The focus of Chrissy Angliker’s painting style lies in creating a balanced relationship between the controllable and the uncontrollable. Paint drips from every deliberate brush stroke, challenging it. By contrasting form and free-falling dribble, she seeks to illustrate the duality in life between our best-laid plans and the host of chaotic shit that can befall them.
Let’s face it, in this day and age, it’s difficult to be original. Tory Fair carves out her own niche in the art world with her series of semi abstract figurative sculptures. They speak volumes on the relationship between humans and their environment.
9 score and 1 year ago, our father brought forth, upon this continent, a new nation…oh wait. Wrong address! 1 Year and 9 months ago, Fei started working at Beautiful/Decay, and now today is her last day!
Back then, Fei was like a neon hyper-color baby, favoring bedazzled street-wear thrift store sartorial creations. Now, her clothes incorporate a more muted palette, some classic, feminine pieces like straight leg, form fitting dark pants, as well as some more avante-garde pieces that are on trend, like cucoon shirts, harem pants, or other ready-to-wear pieces that play with volume. OK that’s not really doing her justice either, ’cause its what’s on the inside of Fei that counts!
OK, anyway, Fei has contributed an insane amount of insanely amazing design while she’s here, from the redesign of our blog (a creation she has lovingly mothered and tended to like a small digital vegetable patch), to of course, the layout of the entire magazine, in which she has embedded secret esoteric Free-Masonic based astral symbols that, when held under the light of a full moon and wetted with a drop of a howling wolf, tells the viewer her whereabouts in the world (China.)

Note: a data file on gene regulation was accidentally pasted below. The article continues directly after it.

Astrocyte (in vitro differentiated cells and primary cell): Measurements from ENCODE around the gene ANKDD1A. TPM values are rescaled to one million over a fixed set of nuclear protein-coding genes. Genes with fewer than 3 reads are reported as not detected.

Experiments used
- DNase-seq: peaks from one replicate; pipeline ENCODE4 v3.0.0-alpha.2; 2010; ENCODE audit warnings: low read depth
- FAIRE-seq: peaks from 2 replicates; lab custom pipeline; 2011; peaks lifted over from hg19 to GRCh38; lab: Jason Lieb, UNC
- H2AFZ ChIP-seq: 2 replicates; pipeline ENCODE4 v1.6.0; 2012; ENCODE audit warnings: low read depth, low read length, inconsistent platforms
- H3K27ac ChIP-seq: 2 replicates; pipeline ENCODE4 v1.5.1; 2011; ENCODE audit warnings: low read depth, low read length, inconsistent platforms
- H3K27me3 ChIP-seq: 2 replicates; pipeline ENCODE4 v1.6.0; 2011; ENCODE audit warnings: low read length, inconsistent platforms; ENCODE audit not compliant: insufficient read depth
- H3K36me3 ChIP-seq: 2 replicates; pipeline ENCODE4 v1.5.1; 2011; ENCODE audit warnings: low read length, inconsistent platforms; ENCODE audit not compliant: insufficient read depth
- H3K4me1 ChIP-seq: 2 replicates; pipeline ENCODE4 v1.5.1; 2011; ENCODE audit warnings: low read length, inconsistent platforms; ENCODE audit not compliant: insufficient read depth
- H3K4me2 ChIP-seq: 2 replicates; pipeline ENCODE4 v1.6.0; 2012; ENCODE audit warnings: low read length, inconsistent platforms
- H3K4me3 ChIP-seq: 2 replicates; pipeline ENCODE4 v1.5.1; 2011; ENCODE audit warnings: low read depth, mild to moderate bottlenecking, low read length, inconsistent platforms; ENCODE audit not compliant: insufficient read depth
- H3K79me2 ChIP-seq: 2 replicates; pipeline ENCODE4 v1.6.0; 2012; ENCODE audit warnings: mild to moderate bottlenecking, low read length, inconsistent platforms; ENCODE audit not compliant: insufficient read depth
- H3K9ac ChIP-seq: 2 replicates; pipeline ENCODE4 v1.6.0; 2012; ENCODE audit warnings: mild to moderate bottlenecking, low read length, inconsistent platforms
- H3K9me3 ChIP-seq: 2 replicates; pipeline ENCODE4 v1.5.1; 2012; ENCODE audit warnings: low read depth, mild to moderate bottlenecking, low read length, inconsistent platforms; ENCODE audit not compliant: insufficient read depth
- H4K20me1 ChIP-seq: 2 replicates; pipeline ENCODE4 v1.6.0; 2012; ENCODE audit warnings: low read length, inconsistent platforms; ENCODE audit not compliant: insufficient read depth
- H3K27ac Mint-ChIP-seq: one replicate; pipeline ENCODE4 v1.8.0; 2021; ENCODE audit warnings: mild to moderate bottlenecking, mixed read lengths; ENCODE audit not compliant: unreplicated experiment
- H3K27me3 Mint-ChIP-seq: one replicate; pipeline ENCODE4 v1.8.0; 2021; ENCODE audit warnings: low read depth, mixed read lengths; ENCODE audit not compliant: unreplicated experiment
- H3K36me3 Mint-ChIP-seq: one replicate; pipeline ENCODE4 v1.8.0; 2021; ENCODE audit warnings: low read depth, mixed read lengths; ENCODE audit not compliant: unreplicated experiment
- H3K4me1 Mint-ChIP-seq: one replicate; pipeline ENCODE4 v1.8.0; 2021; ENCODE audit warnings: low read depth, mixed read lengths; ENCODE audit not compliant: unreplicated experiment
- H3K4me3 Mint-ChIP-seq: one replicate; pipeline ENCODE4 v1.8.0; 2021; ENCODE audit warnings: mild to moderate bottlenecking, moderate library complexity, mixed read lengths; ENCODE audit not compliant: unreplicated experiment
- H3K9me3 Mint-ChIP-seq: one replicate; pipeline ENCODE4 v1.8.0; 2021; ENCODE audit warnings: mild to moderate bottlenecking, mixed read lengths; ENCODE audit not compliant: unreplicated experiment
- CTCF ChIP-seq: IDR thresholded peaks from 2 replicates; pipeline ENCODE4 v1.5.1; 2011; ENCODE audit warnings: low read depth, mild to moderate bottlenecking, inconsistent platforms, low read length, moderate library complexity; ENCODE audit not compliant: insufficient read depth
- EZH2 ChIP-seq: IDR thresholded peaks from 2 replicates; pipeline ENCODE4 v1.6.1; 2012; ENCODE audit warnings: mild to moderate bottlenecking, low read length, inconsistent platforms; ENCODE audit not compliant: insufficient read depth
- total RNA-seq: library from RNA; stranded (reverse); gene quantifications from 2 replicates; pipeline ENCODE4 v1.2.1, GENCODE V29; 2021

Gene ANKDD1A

Throughout our time together I have delighted in the fact that Fei and I are somehow psychically linked, ostensibly heightened by the fact we eat the same lunch here at the office most every day: Albertsons soup and Trader Joe’s Italian salads. I’m a little sad to see what will become of our kozmic mynd conneksh, but hope that even across continents, our bond remains.
Among my favorite Fei memories:
-Our rollicking rendition of “Rooftop,” (a song we penned together at the old office)
-The day she wore “hoop” earrings
-Hare Krishna buffet
-How she got hit by a car on her first day on the job in the Subway parking lot
-The time Fei made me stand on the old Rooftop (yes, the famous rooftop from the aforementioned ballad) with a feather headdress on and mirrors on my hands, gently making waving motions to refract the sun’s beams for some “art” thing she did
-Singing “Ja, må hon leva” to her
-Having to say “Smultron” to interns in a Swedish accent at her behest
-How she’d sometimes eat a tamal for breakfast
-How she’d sometimes eat leftover cake that was in the freezer for a month for breakfast
….And more! Anyway, Fei, we will all miss you tons!!
Dan Gluibizzi’s work combines voyeurism with soft wash watercolor, creating pieces that feel like you’re looking in on strangers lives from a distance. He uses images from the internet, sometimes amateur porn photos but recreates his pieces in a completely refreshing manner. Viewing his work is nothing like viewing the photos they came from, he adds a sense of curiosity and innocence in his figures that comes through beautifully in his medium.